Which, of course, begs the question: why is she she? Why do we, The Man and I, advocates of gender diverse parenting that we are, assign gender at all, no matter how provisionally? I’ve been asked this before, even been attacked because of it, and had my “commitment” to the “cause” be questioned.

Not, please note, by anyone with children of their own.

Because here’s the thing: this parenting gig? It’s fucking hard. It’s hard intrinsically, one of the most physically, emotionally, and mentally challenging activities one can engage in in life, and certainly the one with the longest haul and hardest hurdles to “quitting”. And my society, my dear, pressures-all-(privileged)-women-to-be-mothers-but-forget-about-actually-supporting-them society, makes it so, so much harder.

All parents are attacked for their choices by somebody2; any parent making a choice outside of the “mainstream” gets attacked even more viciously, by even more people; and the more marginalized a parent is, the more the attacks come not “just” in words3 but in tangible, terrifying ways.

Nearly every time I write about gender diverse/gender “neutral” parenting, I have a queer parent or a trans parent or a parent on public assistance or a parent dependent on the goodwill of their disapproving family tell me that they would be so much more radical/subversive/gender-diverse in their choices if they weren’t afraid they would lose custody of their children.

They have reason to be afraid.

I’m reasonably protected from the most catastrophic of the consequences, apparently living in a socially-condoned heterocentric, white, middle-class relationship — but even I still have so much shit to deal with, with my finite mental/emotional resources, that there’s only so much I can do. There are only so many choices I can make that take me out of the mainstream and into even-deeper public scrutiny, and still, y’know, survive.4 So I make the ones I do, the ones I can, the ones I am willing to defend in the face of the worst of the judgment.

(Just for not enforcing gender roles with my children, I am called a cunt and a dyke and a fucking crazy bitch and told I should have my children removed. There are all too real consequences for stepping out of kyriarchy’s line, before it even comes to the level of custody issues. It is not only unreasonable but actively harmful, a means of perpetuating kyriarchy and oppression, to demand that parents, already attacked on all sides, do all the work raising children radical. Society has to help make it reasonably safe for us to do so, as well.)

Vulva Baby or the Girlchick?

Girlchick seems the obvious blog moniker for this new child of mine, doesn’t it? We have a child with a penis, the eponymous Boychick, who was given that name years before his gender was self-declared, and now we have a child with a vulva. And I tried it on, used it in a post, tweeted it a handful of times — but it never sat right with me.

I look at this child, and I don’t see “girl”. I see a baby, as her brother was once a baby; nothing screamed “boy” about him, the occasional acquaintance’s comments to the contrary, and nothing announces “girl” about her. She is very much not her brother: she spits up less, and farts more; she is happier to be in a carrier when awake, but more often prefers facing to the side instead of towards me; her elimination signals are clearer, and she wakes more frequently at night; her hair is redder, her eyes less goopy, her scalp more bumpy, her digits shorter. And she has a vulva. What about this makes her a “girl”, if we are to avoid essentializing gender to genitalia?

When strangers ask me “Boy or girl?”5, I’m apt to answer “she’s a she”, because saying “girl” just doesn’t feel right, or honest, or accurate; this answers the question they really need to know6, which is what language to use to talk about this adorable being. But it seems nearly obscene to that heavily put a gender on an infant this young; can’t she just be a baby for a little while, before we start telling her what role to play?

Resolving the conflict

That may seem like a contradiction, this use of “she”, this (mostly) avoidance of “girl”. But one is about survival in a society antagonistic to non-gendering; the other is saying “this far and no farther”. I cannot stop all damage from being done to this perfect child of mine, but I will do what I can to minimize it. I won’t pretend that she’ll be unaffected by others’ perceptions of her, but I will help her be aware of them; I won’t tell her what her gender is, but I will tell her what her society thinks her gender should be; I won’t subject her to every strangers’ disapproval of alternative pronouns, but I will tell her she can choose another if she likes; I will tell her she has a vulva, but I won’t tell her she has to stay that way. And I will tell her I will always, always, always love her, whoever she turns out to be.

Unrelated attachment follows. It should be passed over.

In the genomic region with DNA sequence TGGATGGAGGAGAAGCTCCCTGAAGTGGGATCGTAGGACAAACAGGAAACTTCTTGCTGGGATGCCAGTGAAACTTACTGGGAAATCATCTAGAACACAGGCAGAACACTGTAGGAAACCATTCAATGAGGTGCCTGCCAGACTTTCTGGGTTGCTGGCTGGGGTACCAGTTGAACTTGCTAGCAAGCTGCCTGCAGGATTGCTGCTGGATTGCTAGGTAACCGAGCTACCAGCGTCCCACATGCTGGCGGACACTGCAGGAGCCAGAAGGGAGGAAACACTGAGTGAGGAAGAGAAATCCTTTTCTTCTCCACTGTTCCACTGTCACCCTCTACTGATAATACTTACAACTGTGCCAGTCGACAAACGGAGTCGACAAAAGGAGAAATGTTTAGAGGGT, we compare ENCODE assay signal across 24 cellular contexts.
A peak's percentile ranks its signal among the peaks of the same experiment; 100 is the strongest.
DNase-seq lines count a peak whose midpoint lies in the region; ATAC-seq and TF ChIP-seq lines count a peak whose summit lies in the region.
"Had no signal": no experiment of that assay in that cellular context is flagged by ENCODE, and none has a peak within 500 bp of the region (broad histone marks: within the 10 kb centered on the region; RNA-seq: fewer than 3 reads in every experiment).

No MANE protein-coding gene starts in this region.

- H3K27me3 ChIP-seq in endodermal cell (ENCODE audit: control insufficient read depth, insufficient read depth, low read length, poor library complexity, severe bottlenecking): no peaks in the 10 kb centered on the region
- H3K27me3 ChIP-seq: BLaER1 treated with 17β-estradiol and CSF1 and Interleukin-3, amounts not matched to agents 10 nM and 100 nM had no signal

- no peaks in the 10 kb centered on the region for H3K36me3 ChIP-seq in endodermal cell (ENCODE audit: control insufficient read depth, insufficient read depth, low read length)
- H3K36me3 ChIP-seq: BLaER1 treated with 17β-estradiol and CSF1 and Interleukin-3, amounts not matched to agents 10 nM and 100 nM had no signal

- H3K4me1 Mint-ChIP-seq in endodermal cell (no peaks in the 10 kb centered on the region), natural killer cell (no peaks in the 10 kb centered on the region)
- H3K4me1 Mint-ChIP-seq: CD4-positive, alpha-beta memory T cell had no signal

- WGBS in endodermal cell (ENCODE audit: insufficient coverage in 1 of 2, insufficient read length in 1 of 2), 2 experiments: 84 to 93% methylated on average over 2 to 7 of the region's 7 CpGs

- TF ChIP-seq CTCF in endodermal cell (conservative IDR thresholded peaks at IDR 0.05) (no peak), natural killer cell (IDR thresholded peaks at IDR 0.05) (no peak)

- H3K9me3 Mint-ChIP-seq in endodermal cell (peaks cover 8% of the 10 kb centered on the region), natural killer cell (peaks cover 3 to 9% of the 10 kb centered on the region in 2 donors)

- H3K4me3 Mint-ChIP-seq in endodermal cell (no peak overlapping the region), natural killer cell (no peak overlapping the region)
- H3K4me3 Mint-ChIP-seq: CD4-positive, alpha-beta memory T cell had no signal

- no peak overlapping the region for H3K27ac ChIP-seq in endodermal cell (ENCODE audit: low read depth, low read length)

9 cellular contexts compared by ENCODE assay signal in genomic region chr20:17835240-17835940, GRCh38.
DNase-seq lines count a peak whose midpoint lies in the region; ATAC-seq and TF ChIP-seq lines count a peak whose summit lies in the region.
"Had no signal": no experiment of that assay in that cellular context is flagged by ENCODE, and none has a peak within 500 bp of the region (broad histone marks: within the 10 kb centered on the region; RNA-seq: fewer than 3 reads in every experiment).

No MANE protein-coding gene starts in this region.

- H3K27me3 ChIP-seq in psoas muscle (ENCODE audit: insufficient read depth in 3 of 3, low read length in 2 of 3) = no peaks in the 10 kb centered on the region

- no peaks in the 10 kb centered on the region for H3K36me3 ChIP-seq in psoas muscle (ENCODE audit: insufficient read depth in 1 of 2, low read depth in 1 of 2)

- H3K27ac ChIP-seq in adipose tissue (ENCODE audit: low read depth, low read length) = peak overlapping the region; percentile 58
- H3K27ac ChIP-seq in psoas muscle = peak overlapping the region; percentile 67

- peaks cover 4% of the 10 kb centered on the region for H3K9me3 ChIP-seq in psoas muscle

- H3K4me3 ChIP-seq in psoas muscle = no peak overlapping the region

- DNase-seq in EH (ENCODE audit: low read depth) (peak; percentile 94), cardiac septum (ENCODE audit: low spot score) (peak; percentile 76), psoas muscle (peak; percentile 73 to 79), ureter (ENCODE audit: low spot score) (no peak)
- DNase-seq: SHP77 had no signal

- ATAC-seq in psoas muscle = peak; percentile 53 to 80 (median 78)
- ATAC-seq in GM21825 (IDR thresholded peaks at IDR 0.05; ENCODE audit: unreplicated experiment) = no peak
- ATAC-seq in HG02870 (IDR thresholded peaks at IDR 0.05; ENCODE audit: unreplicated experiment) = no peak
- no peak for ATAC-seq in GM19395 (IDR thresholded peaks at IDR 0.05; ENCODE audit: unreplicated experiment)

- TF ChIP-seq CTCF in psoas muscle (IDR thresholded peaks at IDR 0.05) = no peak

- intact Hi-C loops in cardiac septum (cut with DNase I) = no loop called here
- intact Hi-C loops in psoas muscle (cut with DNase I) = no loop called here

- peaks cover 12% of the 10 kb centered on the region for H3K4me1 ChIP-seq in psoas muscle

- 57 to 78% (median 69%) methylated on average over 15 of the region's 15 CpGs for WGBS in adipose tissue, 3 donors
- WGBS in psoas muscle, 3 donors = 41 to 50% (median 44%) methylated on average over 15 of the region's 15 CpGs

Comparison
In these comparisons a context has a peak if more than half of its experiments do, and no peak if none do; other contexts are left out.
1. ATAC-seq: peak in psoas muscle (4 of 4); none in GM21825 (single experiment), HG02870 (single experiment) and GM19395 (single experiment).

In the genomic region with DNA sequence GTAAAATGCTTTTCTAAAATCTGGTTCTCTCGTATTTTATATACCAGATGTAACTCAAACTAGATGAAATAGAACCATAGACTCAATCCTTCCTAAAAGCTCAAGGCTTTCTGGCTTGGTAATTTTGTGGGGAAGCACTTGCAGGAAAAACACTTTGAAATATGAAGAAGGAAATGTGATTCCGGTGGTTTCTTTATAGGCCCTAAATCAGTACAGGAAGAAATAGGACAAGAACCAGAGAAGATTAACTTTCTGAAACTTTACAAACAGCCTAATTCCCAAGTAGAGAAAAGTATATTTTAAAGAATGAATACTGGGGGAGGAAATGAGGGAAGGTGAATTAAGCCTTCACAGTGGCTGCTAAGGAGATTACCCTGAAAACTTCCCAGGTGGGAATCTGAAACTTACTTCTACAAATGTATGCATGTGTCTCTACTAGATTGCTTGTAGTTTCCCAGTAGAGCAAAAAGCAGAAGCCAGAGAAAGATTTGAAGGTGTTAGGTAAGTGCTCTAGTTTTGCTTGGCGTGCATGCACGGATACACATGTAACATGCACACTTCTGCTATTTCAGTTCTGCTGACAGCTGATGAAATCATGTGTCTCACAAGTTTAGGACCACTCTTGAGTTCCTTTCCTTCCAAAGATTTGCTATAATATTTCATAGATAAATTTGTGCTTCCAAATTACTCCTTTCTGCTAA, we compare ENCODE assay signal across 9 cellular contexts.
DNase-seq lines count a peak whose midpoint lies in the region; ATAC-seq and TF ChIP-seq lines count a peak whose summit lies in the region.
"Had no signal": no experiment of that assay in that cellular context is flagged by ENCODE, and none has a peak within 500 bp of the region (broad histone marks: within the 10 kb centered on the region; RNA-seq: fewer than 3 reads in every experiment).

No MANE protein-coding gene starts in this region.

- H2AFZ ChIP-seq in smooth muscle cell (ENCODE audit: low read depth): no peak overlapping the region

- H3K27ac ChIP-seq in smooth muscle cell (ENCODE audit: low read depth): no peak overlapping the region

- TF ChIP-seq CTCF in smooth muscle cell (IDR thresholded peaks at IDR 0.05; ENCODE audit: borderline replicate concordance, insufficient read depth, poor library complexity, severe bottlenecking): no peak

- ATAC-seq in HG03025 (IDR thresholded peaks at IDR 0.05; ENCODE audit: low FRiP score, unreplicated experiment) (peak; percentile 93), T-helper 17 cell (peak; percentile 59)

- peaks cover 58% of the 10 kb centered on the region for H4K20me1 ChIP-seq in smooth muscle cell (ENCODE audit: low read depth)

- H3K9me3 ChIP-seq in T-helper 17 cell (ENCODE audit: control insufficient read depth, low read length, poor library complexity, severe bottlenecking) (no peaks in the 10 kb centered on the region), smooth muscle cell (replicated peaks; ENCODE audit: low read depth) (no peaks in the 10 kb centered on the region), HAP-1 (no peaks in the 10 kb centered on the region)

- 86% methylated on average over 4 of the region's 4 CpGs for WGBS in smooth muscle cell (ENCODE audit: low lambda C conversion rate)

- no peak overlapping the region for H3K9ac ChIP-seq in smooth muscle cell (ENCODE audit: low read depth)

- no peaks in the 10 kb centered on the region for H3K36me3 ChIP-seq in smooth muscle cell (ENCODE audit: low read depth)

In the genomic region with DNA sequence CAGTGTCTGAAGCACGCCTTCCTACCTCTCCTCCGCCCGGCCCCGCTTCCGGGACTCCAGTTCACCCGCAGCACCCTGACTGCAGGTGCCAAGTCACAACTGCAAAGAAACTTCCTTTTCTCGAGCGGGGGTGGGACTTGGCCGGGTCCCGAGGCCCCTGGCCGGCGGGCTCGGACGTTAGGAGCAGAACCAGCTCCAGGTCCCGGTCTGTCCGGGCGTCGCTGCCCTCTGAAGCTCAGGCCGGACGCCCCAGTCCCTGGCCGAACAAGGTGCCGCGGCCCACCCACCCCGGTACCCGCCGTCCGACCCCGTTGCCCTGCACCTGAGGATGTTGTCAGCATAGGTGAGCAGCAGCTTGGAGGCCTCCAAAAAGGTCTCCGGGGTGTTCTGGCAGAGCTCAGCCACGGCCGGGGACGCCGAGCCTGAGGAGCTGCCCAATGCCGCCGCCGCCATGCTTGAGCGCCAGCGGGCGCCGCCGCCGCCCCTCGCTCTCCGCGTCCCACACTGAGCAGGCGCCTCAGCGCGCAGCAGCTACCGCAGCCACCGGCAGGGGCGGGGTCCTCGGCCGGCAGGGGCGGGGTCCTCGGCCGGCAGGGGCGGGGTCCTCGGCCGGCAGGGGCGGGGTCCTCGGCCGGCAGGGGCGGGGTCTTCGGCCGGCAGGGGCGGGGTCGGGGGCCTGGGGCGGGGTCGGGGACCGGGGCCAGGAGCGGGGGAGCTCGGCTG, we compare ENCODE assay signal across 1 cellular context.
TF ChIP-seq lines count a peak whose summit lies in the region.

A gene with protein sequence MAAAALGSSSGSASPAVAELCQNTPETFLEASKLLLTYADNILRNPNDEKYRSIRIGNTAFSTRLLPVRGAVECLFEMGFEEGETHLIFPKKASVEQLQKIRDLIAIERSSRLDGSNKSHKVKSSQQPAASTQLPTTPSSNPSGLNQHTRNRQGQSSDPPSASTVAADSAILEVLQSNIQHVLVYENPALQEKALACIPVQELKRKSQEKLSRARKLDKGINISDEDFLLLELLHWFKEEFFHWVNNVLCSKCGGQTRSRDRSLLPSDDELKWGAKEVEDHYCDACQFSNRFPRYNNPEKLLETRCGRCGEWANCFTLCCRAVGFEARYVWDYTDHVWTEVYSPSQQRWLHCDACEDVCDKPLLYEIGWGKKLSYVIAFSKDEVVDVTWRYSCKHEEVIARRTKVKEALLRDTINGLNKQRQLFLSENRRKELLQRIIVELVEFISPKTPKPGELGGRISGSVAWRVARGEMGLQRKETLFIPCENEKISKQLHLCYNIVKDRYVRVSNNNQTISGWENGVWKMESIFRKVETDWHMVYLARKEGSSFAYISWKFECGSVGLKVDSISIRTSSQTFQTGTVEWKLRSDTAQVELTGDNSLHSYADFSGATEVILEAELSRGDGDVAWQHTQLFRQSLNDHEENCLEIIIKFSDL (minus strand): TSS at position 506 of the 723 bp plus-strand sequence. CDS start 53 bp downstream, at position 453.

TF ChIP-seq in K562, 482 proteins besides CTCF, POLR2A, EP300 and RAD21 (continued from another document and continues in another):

1. He started declaring “I’m a boy!” around a year ago, at 3.5 years.
  2. No, really — that is the point of the “mommy wars”: there is no winning. It truly does not matter which “side” you fall on, because there’s the mass media, telling you how much the “other” side thinks you’re ruining your children/going to hell/Doin It Rong. Fun! Only, not.
  3. As though the psychoemotional toll of verbal abuse isn’t itself a problem?
  4. For someone with a set of mood disorder diagnoses that is the most lethal of those tracked, this is not hyperbole.
  5. Or, the strangest comment I’ve received yet: “I’m sorry, I can’t tell from here, is that a boy or a girl?” Like you could know if she weren’t inside the wrap?
  6. Yes, need, until English eliminates the need for gendered pronouns.

New post at Global Comment: Gender Diverse Parenting: A Primer

LOOKIT! LOOKIT WHAT AH DIDS!!!

…Ahem.

That is, um…

*assumes mantle of pseudoprofessionalism*

I have a new1 post up at Global Comment that might be of interest to my regular RMB readership:

Gender Diverse Parenting: A Primer

Recently, there was an international storm around Storm, a Canadian child whose parents have declined to divulge their sex.  This followed a similar story from Sweden in a 2009 with a child named Pop, and a Swedish pre-school that doesn’t use gender pronouns.   Predictions are even being made for The End of Gender. Once again, “gender neutral” parenting is in the news, but is anything new really going on?

A Quick History Review

In the 1970s to early 1980s, thanks largely to second-wave feminism, there was a surge of gender neutral parenting. Androgynous children’s clothes abounded; Free to Be You and Me was the chorus of this counter-culture movement. Minus socialization to the contrary, went the theory, boys would love dolls, girls would engage in down-and-dirty, truck-centric play, and neither would be distinguishable from the other without peeking inside their brown corduroy pants.

It did not, surprise!, go entirely according to plan, as boys and girls both asserted that no, they didn’t want to dress and act as indistinguishable automatons.

And then: CLOTHES! TOYS! PRONOUNS IN PUBLIC! And so much more!2

Seriously. I wrote it. You want to read it. So go do that.

  1. PAID. Wait, I’m probably not supposed to brag about that, am I? Damn. Ignore this footnote.
  2. Well, a tiny bit more. But it’s quality.